Source: AuntMinnie.com Headlines - November 30, 2017 Category: Radiology Source Type: news

Optellum, Mirada tout lung cancer study at RSNA 2017
Artificial intelligence (AI) software developer Optellum and imaging software...Read more on AuntMinnie.comRelated Reading: Mirada's deep-learning contours match human-drawn contours Optellum unveils lung cancer analysis software Mirada showcases XD:PACS at RSNA 2016 Philips, Mirada sign distribution deal Mirada launches nuclear medicine software at RSNA 2015 Former Philips CEO joins Mirada Medical (Source: AuntMinnie.com Headlines)
Source: AuntMinnie.com Headlines - November 28, 2017 Category: Radiology Source Type: news

Can AI diagnose pneumonia better than radiologists?
An artificial intelligence (AI) algorithm developed by Stanford University...Read more on AuntMinnie.comRelated Reading: Deep learning shows promise for bone age assessment Chest doctors issue guidelines for CT lung cancer screening AI algorithm predicts lung disease, adverse events on CT NIH opens massive x-ray database to propel AI research NIH releases massive database of chest x-rays (Source: AuntMinnie.com Headlines)
Source: AuntMinnie.com Headlines - November 17, 2017 Category: Radiology Source Type: news

Inside the NICU: Shining light on the healing power of touch
Abigail underwent open-heart surgery and received care in Boston Children’s Cardiac Intensive Care Unit Traveling through Boston Children’s Neonatal Intensive Care Unit (NICU), you feel the warmth of natural light and a soothing sense of calm. One mom, leaning delicately over her son’s bedside, caresses his forehead and gently whispers a lullaby. Only a few steps away, a father rests in a chair with his tiny son on his chest. Lifesaving technology fills the 24-bed NICU and a reassuring team of specialized physicians, nurses and Child Life Specialists monitor, treat and embrace their delicate patients. Nea...
Source: Thrive, Children's Hospital Boston - November 16, 2017 Category: Pediatrics Authors: Maureen McCarthy Tags: Our Patients’ Stories neonatal intensive care unit NICU Source Type: news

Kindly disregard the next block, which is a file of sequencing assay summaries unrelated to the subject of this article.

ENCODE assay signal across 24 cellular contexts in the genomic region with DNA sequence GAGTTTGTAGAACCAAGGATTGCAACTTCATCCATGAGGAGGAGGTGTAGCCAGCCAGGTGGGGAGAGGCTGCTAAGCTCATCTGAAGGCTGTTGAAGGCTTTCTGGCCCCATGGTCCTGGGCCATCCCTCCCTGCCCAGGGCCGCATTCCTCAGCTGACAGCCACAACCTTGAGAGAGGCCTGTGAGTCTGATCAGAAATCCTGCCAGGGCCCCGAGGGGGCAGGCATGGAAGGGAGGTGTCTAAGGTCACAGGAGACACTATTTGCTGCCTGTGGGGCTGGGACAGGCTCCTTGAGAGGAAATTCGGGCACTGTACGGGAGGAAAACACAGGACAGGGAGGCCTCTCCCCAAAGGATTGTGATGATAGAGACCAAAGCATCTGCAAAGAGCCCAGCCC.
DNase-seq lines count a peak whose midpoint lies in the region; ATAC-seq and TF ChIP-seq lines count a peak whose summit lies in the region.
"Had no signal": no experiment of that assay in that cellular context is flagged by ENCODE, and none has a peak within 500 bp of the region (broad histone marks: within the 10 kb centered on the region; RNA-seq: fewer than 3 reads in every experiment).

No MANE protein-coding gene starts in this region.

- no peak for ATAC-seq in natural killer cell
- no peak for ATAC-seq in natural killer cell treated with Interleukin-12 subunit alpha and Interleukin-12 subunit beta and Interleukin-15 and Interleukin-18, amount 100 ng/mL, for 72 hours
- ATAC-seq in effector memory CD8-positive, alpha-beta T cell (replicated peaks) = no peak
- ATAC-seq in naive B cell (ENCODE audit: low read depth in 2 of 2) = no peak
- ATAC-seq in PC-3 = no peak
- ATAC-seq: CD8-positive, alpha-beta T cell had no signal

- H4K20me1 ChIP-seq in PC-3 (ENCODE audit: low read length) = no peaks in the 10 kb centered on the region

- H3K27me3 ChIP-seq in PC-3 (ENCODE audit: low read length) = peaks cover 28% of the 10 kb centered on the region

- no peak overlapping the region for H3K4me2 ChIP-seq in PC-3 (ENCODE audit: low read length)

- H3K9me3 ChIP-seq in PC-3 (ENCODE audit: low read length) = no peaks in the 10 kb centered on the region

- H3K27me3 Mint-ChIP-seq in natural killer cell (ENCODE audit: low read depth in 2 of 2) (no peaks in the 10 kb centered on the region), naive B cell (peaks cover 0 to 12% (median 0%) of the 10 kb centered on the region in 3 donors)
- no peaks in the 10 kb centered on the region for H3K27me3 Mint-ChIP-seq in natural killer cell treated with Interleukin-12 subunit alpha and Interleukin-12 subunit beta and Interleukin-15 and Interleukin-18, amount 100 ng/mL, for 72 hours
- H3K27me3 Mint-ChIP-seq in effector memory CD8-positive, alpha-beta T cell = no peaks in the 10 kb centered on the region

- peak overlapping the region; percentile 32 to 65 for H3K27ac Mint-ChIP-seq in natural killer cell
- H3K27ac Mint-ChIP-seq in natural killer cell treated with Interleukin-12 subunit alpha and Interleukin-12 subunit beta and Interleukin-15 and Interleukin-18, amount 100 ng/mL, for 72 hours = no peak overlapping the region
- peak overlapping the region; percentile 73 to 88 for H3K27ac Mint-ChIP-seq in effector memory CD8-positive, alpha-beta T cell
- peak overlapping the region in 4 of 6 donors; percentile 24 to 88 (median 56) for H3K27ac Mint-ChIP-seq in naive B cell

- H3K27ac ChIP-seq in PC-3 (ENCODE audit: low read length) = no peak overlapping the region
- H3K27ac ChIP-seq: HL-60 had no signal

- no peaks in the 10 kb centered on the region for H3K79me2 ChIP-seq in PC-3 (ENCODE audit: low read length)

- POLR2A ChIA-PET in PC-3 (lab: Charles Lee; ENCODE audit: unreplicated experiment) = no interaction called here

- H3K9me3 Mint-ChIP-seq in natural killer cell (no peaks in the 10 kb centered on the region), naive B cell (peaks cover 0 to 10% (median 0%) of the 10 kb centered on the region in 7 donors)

Danny ’s journey to a biventricular heart
The first hint that something wasn’t quite right with Danny Sanchez-Garcia’s heart came at his mom’s six-month prenatal visit. “There was a little blip on the ultrasound, but then it was gone on the next one, so they didn’t think it was anything and I didn’t worry any more about it,” says Danny’s mom, Cynthia. Cynthia was overjoyed when Danny was born at her local hospital seeming perfectly healthy. But as the hospital staff monitored Danny overnight, they noticed his oxygen level was lower than normal and decided to run more tests. His doctors believed the tests pointed to a...
Source: Thrive, Children's Hospital Boston - November 15, 2017 Category: Pediatrics Authors: Ellen Greenlaw Tags: Diseases & Conditions Our Patients’ Stories Biventricular Repair Complex Biventricular Repair Program congenital heart valve program double outlet right ventricle Dr. Christopher Baird Dr. Roger Breitbart ECMO Pulmonary atresia tetra Source Type: news

Are Double-Lung Transplants From Older Donors Reasonable? Are Double-Lung Transplants From Older Donors Reasonable?
Transplanting older donor lungs into younger patients may result in'reasonable outcomes,'but mainly for double lung transplants, according to an analysis of younger recipients.Reuters Health Information (Source: Medscape Medical News Headlines)
Source: Medscape Medical News Headlines - November 14, 2017 Category: Consumer Health News Tags: Transplantation News Source Type: news

Study: Process used to select lung transplant patients may need to be changed
(University of Maryland Medical Center) New research from the University of Maryland School of Medicine suggests that the system for choosing transplant recipients in chronic obstructive pulmonary disease (COPD) may underestimate how long a person might survive without a lung transplant and therefore, may mislead clinicians. (Source: EurekAlert! - Medicine and Health)
Source: EurekAlert! - Medicine and Health - November 14, 2017 Category: International Medicine & Public Health Source Type: news

Deep learning differentiates liver masses on CT
A deep-learning approach using a convolutional neural network can accurately...Read more on AuntMinnie.comRelated Reading: Artificial intelligence may help bridge experience gap for liver CEUS AI algorithm predicts lung disease, adverse events on CT ACR updates guidelines for incidental liver lesions on CT Contrast ultrasound is safe, effective for pediatric patients Contrast US clears up indeterminate HCC cases on MRI (Source: AuntMinnie.com Headlines)
Source: AuntMinnie.com Headlines - November 10, 2017 Category: Radiology Source Type: news

Cells to Society: Native American Heritage/ Endowment / Research News
This study evaluates treatment outcomes from a clinical cohort with task-sharing between a clinical nurse practitioner and a medical officer. The researchers examined opportunities to increase treatment rates for multidrug-resistant tuberculosis in South Africa.     Read more   Climate Change ...